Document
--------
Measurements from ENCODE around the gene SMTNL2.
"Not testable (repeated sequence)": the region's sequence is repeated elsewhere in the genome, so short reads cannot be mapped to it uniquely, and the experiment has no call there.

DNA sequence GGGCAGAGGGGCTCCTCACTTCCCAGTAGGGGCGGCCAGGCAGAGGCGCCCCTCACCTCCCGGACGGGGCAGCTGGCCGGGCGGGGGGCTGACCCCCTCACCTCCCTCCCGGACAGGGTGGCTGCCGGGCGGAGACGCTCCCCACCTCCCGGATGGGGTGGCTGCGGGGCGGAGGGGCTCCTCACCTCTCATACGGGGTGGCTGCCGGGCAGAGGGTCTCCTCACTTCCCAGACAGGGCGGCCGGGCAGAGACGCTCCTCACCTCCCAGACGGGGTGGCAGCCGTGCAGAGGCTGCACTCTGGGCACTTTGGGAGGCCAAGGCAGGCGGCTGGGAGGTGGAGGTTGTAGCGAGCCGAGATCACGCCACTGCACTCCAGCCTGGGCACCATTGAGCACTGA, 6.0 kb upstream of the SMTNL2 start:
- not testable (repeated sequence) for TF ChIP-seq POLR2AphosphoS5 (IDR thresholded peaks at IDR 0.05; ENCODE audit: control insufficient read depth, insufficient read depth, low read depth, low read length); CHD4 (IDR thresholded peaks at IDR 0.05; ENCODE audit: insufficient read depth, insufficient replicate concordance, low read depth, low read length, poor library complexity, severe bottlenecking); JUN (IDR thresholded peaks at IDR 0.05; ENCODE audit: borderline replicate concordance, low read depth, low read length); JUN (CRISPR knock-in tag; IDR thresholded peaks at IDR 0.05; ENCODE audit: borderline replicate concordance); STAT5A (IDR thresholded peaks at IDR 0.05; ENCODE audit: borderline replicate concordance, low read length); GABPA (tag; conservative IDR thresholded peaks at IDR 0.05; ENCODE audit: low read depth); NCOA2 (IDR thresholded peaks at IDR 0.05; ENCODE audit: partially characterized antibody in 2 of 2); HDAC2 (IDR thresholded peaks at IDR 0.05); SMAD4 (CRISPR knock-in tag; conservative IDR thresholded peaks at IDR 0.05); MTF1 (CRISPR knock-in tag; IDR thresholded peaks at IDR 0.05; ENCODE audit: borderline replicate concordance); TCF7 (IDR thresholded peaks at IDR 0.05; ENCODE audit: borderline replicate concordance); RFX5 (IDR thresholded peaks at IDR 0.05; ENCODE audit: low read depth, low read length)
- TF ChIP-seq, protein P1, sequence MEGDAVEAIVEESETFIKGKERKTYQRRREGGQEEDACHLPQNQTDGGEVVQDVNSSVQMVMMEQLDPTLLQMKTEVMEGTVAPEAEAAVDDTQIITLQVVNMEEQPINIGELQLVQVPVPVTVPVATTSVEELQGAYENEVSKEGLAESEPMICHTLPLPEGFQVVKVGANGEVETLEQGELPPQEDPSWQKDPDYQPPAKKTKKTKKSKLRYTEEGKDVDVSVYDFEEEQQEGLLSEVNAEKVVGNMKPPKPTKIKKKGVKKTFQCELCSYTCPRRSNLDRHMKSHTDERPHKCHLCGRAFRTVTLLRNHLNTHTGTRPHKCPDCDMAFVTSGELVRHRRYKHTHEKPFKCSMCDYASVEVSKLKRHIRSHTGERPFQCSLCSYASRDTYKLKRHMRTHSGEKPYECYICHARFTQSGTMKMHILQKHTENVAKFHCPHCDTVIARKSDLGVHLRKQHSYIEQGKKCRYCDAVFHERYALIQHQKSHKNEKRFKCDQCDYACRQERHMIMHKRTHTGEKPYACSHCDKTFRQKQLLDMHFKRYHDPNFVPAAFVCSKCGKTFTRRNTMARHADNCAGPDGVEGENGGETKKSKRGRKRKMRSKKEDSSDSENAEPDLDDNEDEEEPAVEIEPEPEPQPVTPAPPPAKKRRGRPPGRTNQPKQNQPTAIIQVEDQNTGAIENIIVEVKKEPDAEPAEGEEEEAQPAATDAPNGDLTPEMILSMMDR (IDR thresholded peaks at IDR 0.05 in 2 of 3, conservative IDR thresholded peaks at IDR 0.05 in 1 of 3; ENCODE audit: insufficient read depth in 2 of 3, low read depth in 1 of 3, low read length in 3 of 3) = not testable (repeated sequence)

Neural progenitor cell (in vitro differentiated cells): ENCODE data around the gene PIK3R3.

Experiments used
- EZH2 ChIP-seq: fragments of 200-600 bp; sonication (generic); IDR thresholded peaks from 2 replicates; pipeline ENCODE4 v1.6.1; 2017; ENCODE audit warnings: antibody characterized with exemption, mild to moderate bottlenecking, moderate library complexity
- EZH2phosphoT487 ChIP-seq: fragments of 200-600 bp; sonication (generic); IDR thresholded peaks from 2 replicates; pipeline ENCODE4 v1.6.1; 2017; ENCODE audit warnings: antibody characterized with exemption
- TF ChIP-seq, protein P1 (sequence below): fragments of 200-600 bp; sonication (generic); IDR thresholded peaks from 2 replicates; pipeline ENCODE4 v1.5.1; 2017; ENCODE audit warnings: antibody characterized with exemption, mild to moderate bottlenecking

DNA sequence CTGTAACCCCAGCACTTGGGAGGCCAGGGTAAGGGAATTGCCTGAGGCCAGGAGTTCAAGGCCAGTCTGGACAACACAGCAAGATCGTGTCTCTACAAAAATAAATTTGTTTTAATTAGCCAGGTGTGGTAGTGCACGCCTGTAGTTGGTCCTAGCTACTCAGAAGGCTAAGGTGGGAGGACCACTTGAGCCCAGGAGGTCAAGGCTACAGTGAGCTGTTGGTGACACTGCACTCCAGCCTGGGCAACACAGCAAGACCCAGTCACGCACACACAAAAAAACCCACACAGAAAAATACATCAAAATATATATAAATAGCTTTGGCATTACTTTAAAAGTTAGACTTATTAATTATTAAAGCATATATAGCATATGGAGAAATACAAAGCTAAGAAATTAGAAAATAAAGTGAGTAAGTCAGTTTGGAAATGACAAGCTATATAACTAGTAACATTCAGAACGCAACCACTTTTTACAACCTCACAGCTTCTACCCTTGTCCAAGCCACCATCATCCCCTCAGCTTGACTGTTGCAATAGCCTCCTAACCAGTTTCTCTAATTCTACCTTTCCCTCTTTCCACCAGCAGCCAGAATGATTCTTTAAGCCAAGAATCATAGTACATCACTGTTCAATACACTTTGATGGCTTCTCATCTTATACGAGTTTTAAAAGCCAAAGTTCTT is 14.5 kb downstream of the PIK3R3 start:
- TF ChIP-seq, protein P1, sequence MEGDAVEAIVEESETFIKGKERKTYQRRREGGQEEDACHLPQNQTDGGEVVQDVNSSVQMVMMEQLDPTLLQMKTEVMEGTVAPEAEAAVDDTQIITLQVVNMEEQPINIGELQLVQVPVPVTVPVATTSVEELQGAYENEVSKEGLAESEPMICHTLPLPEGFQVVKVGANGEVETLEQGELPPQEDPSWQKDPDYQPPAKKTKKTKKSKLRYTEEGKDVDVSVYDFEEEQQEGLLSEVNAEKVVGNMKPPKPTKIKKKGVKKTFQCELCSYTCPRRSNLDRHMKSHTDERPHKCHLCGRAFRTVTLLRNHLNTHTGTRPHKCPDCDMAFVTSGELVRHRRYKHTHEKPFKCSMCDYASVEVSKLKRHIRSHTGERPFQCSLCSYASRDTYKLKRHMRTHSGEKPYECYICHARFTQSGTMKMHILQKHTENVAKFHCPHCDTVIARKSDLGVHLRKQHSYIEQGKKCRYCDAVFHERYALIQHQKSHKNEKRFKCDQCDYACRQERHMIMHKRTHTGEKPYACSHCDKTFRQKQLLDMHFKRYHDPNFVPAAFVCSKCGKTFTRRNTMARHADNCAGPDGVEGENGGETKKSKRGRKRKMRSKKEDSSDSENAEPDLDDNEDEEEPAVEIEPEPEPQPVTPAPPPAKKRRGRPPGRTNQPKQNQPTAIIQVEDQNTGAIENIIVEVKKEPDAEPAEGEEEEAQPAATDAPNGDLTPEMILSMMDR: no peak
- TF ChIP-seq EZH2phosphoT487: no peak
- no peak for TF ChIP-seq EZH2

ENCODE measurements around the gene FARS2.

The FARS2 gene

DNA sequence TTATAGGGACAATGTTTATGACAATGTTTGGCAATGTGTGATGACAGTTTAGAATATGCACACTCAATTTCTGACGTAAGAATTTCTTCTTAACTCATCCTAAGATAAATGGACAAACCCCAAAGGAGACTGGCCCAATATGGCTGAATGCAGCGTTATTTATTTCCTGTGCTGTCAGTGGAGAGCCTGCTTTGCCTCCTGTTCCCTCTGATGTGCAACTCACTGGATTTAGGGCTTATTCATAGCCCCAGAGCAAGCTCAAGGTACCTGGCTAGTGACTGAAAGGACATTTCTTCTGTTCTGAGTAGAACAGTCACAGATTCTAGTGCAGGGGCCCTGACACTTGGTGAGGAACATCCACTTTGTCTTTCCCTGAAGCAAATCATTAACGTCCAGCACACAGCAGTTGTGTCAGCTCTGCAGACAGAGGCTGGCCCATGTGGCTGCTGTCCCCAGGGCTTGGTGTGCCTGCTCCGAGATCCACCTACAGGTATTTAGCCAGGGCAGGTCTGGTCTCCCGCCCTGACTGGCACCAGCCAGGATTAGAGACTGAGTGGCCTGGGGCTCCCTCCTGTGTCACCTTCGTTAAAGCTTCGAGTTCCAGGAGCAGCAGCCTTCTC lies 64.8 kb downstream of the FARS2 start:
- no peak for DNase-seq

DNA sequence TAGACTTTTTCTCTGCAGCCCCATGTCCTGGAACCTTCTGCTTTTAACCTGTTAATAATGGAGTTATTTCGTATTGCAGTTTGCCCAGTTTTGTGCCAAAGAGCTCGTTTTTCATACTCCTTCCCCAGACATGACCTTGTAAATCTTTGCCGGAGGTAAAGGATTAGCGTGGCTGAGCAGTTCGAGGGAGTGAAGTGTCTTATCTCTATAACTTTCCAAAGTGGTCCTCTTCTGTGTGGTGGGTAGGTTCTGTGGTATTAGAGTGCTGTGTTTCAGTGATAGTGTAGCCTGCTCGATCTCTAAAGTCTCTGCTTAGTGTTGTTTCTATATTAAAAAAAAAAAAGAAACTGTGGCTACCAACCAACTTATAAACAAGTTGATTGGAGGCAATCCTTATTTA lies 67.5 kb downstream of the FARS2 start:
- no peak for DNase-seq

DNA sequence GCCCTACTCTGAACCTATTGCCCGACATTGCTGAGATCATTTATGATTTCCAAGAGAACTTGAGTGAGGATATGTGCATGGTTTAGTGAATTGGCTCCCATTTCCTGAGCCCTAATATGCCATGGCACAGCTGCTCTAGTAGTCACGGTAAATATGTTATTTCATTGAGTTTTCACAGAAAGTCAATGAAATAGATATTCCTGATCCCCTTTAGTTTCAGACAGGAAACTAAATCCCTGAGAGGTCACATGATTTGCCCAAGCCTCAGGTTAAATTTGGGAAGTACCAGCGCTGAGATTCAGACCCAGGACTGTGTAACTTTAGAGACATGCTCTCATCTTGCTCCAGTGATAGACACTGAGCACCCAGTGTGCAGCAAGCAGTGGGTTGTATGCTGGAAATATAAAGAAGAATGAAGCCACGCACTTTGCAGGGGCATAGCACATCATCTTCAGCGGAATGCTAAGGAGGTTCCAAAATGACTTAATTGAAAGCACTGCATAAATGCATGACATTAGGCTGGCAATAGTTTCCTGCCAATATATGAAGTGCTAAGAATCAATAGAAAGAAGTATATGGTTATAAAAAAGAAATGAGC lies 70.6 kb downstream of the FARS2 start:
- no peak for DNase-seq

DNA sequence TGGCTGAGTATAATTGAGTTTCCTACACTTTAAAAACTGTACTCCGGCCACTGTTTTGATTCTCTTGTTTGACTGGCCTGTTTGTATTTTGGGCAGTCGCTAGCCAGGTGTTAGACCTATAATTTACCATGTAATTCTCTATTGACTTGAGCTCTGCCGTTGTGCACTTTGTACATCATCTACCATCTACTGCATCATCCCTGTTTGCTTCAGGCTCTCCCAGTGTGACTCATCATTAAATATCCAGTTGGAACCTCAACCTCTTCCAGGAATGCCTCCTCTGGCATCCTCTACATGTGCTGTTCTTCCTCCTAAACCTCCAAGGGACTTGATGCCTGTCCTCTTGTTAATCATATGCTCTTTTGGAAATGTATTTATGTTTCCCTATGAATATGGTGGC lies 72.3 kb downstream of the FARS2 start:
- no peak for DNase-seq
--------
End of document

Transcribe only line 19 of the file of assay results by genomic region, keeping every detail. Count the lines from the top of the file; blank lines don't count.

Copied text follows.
DNA sequence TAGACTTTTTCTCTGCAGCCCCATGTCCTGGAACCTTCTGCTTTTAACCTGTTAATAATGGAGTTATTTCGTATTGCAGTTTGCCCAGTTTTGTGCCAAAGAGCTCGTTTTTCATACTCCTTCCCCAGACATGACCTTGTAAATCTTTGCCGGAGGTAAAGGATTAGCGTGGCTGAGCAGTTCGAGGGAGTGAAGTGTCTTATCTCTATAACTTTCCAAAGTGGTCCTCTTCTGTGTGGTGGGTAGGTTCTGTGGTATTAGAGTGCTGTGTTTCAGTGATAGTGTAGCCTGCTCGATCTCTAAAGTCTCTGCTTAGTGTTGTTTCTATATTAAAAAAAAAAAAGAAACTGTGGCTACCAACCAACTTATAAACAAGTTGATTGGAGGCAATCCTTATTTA lies 67.5 kb downstream of the FARS2 start: